I finished reading this book several days ago. As is rapidly becoming the norm, life has been too hectic for me to sit down and type up my little review. So, I am just now getting to it.
I neither loved nor hated this book, but rather, I thought that it was a decent effort at a type of tale that isn’t published often enough.
It’s the story of a teenage girl who is kicked out of her catholic school and out of her home because it is discovered that she is in love with another woman. After her own mother tells her to leave, Laura is taken in by her best friend and her mother. She decides to not continue school in the fall, and instead drops out completely and works fulltime for a landscaping company. Over the next couple of years, Laura learns to accept who she is, and that family is not always blood related.
What makes this story so unique? Not only is it a young adult novel with a lesbian as the main character (and whose friends cover many other fractions of the GLBT community), but it is also the story of a young Latina woman. So….that means it is the story of a teenage Latina Lesbian – something that isn’t found often on most of the big publishers’ new release lists.
What I didn’t like about the story:
I barely speak Spanish, having forgotten most of what I learned in high school and college. Thankfully there was a glossary in the back. However, the amount of Spanish in this book was a bit overwhelming. I felt like I was flipping back and forth over and over again. Additionally, the main character’s way of talking included a lot of nicknames for her friends. It’s confusing and annoying.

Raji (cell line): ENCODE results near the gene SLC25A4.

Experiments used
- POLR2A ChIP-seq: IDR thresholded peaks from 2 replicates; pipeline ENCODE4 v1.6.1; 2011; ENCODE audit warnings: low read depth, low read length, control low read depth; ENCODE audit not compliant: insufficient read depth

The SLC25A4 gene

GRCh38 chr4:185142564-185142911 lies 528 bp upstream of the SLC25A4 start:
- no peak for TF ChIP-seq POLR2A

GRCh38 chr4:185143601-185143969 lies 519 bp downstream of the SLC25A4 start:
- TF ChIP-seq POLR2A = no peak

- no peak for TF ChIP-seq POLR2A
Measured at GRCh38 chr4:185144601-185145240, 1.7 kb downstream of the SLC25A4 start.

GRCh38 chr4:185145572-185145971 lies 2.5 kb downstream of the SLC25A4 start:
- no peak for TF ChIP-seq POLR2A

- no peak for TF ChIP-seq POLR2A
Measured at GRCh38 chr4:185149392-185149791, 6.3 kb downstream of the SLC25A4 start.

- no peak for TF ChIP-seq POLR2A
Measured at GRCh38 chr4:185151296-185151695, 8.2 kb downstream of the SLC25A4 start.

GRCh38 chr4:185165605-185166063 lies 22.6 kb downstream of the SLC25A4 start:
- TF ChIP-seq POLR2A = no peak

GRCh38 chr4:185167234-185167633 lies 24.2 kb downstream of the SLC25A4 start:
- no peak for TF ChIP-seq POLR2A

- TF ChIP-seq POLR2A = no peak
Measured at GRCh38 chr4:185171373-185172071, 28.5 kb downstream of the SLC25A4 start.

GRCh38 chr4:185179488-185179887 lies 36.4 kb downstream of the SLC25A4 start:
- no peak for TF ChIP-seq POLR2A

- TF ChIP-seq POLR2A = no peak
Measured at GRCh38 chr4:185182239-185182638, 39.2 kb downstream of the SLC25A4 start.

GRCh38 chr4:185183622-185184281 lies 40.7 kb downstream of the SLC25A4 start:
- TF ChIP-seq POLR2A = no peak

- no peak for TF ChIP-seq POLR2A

Now…I have a million and one names for my sweet little pup at home; however, most people can tell you that his name is Spike – even though I often call him Rooni, Spikerpup, Stinkeroo, Roo, Puffybutt, Little Boy, Baby boy, Crazy pup, etc. etc. etc.
I couldn’t tell you the name of Laura’s dog. And she talks to/about him often.
Additionally, the story just seemed too…too something. I can’t place my finger on it. Which is one of the reasons this was a difficult review to write! Perhaps because the primary characters were all over the top in some way, and it distracted me too much – especially in addition to my previous comments – from the story of a young girl coming of age and realizing who her true self really is.
So…my final statements:
Libraries who have a decent sized Hispanic population should buy this book.
Libraries who are lacking in GLBT young adult fiction should buy this book.
But, the audience is not “mainstream”. As someone who isn’t in the GLBT or the Latina categories, I had a hard time connecting with any of the characters.
One last but…
I would read another teen novel by this author. I hope she will continue to write similar themed novels, but perhaps some that will appeal to all types of readers.
ETA: I found out after writing this post that Down to the Bone is on the 2009 Best Books for Young Adults nominations list.